My Misspent Youth In Films...
Turner & Hooch
Directed by: Roger Spottiswoode
Starring: Tom Hanks, Mare Winningham, Craig T. Nelson
Released: July 28, 1989
What I Thought Then
I remember this being one of the more serious movies we watched because there was a police procedural subplot. The dog antics were fun, but mostly I remember specific jokes like Tom Hanks trimming his nose hairs or "This is not your room" or "Send hail, God. Hail the size of cantaloupes."
What I Think Now
This movie is super horny for Hanks. Our first shot of him is a slow pan up his body while he's exercising on a ski machine, sweat glistening off his face. He spends an inordinate amount of time in his underwear--which are not white but are definitely tight. While watching with my wife I asked if she thought the movie was especially female-gaze-y. She responded that it was not, but that it was probably what a man thinks the female gaze is. Which tracks, underwear and slow pans and all. There is an off-camera sex scene followed by a cutesy making-breakfast scene in which there are visible scratch marks on Hanks' back. Someone in the make-up department painted scratch marks on Tom Hanks' back! As a background element that you may or may not even notice! That was someone's job!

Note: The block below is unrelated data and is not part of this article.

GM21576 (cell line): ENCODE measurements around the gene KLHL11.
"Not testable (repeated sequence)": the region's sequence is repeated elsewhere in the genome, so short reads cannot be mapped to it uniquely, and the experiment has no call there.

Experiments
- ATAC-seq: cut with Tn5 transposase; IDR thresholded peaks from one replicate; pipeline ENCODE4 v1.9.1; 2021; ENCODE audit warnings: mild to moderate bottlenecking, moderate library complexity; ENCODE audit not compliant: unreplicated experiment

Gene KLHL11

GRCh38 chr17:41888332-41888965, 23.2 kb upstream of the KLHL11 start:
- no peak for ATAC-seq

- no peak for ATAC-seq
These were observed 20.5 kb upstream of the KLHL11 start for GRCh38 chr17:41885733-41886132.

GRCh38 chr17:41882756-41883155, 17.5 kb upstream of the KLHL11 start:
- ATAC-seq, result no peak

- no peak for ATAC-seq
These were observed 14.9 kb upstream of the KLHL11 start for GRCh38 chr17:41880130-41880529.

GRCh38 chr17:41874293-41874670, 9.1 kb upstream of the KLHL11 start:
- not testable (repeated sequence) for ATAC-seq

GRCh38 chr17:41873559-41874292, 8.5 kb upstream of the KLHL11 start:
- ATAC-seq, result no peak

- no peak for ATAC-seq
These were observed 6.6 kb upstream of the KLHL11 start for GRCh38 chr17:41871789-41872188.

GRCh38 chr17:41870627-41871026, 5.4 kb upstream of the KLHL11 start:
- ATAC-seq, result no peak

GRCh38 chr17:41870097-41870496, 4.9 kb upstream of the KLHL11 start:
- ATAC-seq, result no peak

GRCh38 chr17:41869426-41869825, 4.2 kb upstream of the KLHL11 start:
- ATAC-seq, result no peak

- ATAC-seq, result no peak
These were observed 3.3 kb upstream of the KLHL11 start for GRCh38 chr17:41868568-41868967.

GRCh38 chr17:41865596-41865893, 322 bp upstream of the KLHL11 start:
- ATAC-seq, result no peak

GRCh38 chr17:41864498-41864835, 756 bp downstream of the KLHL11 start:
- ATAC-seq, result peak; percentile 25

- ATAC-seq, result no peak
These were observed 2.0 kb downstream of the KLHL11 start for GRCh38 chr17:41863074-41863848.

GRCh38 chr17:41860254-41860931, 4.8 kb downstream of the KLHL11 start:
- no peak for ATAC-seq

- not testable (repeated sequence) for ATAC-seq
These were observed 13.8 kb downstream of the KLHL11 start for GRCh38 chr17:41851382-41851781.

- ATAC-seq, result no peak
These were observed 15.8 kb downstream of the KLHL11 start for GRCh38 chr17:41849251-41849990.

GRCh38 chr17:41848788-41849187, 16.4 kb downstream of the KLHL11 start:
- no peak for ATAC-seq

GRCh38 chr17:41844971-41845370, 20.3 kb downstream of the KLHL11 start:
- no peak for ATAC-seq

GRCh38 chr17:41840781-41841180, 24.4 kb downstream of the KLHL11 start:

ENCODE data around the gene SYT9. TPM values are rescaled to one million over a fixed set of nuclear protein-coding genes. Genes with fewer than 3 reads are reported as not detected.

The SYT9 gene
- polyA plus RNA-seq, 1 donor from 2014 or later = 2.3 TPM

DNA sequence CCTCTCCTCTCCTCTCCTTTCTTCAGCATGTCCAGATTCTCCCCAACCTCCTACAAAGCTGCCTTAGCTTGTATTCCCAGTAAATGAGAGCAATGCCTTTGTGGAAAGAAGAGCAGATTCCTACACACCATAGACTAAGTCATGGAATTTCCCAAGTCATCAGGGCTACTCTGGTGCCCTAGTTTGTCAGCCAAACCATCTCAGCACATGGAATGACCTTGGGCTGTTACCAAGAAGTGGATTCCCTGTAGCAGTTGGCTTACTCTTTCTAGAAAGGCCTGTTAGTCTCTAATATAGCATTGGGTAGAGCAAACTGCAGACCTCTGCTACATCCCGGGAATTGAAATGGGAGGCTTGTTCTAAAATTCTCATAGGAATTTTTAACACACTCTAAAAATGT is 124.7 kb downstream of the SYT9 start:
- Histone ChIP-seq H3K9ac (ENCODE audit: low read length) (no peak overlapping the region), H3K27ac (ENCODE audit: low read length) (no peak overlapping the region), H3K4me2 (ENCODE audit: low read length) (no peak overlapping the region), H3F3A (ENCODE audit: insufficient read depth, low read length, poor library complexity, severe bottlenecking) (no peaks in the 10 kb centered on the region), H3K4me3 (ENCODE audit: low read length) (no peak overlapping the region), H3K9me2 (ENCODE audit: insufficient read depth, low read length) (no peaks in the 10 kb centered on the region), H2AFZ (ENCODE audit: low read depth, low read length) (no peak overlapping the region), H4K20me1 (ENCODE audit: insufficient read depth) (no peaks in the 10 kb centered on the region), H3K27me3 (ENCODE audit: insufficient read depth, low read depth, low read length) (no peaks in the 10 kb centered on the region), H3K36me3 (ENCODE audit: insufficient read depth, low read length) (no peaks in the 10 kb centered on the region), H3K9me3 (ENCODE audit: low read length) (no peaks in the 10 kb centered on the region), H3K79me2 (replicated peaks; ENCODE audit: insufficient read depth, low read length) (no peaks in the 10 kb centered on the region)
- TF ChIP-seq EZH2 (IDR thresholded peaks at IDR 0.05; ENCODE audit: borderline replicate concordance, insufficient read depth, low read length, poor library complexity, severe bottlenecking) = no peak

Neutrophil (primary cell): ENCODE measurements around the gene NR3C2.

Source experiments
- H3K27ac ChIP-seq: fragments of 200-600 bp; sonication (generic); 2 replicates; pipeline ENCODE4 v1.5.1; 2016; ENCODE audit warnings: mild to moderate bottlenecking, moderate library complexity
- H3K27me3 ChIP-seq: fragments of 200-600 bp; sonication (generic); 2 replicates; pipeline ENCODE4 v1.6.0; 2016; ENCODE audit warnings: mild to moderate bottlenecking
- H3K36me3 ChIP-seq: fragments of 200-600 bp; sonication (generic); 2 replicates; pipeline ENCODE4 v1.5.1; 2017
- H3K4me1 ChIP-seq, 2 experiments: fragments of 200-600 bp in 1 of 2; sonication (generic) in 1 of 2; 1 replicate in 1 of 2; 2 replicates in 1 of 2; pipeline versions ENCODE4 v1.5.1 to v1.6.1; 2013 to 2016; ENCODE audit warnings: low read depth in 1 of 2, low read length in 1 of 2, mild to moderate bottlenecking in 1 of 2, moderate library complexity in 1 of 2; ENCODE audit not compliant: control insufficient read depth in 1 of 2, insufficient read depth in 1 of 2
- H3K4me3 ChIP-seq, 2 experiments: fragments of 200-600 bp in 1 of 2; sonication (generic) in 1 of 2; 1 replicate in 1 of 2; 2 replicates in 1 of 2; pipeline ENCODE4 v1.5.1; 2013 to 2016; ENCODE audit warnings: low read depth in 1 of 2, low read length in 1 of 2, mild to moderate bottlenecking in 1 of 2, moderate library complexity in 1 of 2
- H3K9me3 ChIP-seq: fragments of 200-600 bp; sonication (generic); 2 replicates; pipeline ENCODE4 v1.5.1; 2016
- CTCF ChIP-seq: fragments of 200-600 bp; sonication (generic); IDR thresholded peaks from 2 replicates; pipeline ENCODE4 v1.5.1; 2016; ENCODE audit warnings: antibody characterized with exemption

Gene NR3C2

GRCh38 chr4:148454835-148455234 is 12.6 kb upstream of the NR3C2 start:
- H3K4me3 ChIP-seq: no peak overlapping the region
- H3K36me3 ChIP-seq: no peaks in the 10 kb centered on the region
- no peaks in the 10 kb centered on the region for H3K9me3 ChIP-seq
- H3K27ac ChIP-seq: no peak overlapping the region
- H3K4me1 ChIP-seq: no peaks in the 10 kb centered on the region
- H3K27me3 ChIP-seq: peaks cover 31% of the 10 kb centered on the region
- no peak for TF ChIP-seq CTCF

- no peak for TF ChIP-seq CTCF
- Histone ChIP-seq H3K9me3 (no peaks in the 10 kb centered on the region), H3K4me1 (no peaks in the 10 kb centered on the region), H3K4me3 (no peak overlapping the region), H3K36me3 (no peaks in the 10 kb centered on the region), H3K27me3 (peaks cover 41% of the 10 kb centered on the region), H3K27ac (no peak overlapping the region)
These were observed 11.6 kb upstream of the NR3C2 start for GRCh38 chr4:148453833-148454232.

Anyway, the main story is an odd-couple style bromance between the comically fastidious Scott Turner (Hanks) and a literal junkyard dog named Hooch. Hooch's owner Amos is a friend of Scott's, but he gets killed for getting too close to a vaguely-defined money laundering scheme. This is a sleepy little town where felonies hardly ever happen and Scott is three days away from relocating to San Francisco where there's more excitement. He's been training up his replacement, an affable black cop played by one of the two people you hire to play an affable black cop. (Oh, hey, Reginald VelJohnson's in this!) (The other one is Danny Glover.) There's an underdeveloped romance subplot between Scott and a veterinarian (Mare Winningham) who technically has a name, but it's only used once. She's always referred to as "the vet" until after the sex happens, at which point she's referred to as "the future Mrs. Scott Turner" and then eventually as "your wife." Hooch is kinda sorta a witness to Amos' murder and Scott can kinda sorta halfway control him because of his friendship with Amos, so they're roomies now. Hijinks ensue.